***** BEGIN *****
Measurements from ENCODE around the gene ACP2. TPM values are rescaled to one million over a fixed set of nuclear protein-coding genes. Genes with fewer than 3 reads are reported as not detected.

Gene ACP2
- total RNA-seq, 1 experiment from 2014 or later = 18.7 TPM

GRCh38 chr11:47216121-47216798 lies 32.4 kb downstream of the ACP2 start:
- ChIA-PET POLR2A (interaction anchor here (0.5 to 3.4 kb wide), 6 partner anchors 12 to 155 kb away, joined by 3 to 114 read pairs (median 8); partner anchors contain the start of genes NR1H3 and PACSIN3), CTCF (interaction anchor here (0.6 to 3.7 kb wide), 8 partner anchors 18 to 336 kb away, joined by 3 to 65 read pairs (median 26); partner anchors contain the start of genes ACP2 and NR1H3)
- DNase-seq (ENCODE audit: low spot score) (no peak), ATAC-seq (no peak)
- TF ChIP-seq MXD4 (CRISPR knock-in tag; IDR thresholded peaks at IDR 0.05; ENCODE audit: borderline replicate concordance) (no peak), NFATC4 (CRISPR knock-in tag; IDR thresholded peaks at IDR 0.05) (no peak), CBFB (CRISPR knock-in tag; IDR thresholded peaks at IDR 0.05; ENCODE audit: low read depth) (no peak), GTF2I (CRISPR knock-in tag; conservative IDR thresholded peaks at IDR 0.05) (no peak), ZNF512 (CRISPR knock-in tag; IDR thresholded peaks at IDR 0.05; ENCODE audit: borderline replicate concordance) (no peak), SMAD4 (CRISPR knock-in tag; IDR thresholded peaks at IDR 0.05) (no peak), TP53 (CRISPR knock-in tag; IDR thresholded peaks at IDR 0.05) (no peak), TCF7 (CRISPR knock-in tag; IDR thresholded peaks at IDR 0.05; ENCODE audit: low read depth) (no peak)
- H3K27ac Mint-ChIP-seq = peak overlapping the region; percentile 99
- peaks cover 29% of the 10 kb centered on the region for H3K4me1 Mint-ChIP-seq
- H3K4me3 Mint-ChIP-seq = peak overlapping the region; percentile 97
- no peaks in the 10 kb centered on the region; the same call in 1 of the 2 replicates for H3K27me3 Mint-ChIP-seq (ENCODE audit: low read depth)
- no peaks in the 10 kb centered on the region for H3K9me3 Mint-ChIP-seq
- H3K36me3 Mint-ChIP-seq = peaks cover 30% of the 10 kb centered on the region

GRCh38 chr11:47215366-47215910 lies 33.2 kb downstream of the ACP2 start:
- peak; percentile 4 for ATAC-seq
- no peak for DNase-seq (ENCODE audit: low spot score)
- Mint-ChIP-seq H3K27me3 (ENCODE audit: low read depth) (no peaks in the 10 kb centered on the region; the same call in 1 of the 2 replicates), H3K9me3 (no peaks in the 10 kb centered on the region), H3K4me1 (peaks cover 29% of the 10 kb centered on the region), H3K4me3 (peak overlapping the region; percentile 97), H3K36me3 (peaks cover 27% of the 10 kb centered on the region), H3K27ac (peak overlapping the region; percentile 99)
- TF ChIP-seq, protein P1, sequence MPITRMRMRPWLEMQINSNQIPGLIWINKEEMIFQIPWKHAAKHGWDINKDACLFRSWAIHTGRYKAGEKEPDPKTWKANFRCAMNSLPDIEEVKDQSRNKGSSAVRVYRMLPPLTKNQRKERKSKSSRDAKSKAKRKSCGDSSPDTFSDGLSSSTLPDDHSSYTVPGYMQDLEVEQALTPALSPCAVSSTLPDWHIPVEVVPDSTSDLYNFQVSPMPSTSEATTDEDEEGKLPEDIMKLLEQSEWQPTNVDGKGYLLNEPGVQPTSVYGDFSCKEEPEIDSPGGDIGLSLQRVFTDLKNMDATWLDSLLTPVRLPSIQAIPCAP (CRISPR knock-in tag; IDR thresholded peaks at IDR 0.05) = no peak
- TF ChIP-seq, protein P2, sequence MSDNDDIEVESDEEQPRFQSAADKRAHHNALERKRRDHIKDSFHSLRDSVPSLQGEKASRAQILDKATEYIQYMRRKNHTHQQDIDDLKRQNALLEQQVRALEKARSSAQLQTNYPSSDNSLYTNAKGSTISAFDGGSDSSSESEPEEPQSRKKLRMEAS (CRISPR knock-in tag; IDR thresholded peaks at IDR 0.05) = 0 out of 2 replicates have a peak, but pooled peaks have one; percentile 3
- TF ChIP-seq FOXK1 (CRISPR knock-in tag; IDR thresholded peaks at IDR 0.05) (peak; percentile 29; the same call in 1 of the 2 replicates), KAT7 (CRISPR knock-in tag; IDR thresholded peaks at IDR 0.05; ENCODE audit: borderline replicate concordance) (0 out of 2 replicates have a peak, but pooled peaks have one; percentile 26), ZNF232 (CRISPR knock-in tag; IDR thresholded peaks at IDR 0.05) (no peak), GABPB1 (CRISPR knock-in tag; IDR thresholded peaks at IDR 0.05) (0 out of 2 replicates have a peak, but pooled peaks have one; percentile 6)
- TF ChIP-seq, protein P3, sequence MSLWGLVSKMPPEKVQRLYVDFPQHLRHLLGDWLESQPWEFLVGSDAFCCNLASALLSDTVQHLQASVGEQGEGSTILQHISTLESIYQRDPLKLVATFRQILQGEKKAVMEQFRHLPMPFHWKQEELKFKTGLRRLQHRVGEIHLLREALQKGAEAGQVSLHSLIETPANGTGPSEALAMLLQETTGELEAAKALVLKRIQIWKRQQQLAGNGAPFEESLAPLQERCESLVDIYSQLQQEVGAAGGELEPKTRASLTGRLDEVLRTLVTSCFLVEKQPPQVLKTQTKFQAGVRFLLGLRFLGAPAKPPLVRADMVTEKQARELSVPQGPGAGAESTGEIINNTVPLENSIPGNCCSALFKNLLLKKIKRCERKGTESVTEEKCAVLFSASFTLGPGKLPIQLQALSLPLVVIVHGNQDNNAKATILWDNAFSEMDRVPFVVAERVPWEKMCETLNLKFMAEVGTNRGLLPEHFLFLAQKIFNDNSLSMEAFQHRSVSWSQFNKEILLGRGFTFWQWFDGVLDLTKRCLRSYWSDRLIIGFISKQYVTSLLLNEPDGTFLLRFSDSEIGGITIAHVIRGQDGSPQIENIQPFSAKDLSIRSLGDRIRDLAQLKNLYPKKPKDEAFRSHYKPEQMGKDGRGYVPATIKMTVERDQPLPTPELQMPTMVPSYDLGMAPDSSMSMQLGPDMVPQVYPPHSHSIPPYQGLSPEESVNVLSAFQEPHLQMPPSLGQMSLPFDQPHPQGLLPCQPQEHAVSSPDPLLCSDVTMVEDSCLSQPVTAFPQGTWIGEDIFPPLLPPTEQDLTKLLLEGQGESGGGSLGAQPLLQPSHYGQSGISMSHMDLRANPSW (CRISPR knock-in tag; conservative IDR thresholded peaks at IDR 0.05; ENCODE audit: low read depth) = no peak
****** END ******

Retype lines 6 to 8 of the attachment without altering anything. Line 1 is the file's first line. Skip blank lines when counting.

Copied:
- DNase-seq (ENCODE audit: low spot score) (no peak), ATAC-seq (no peak)
- TF ChIP-seq MXD4 (CRISPR knock-in tag; IDR thresholded peaks at IDR 0.05; ENCODE audit: borderline replicate concordance) (no peak), NFATC4 (CRISPR knock-in tag; IDR thresholded peaks at IDR 0.05) (no peak), CBFB (CRISPR knock-in tag; IDR thresholded peaks at IDR 0.05; ENCODE audit: low read depth) (no peak), GTF2I (CRISPR knock-in tag; conservative IDR thresholded peaks at IDR 0.05) (no peak), ZNF512 (CRISPR knock-in tag; IDR thresholded peaks at IDR 0.05; ENCODE audit: borderline replicate concordance) (no peak), SMAD4 (CRISPR knock-in tag; IDR thresholded peaks at IDR 0.05) (no peak), TP53 (CRISPR knock-in tag; IDR thresholded peaks at IDR 0.05) (no peak), TCF7 (CRISPR knock-in tag; IDR thresholded peaks at IDR 0.05; ENCODE audit: low read depth) (no peak)
- H3K27ac Mint-ChIP-seq = peak overlapping the region; percentile 99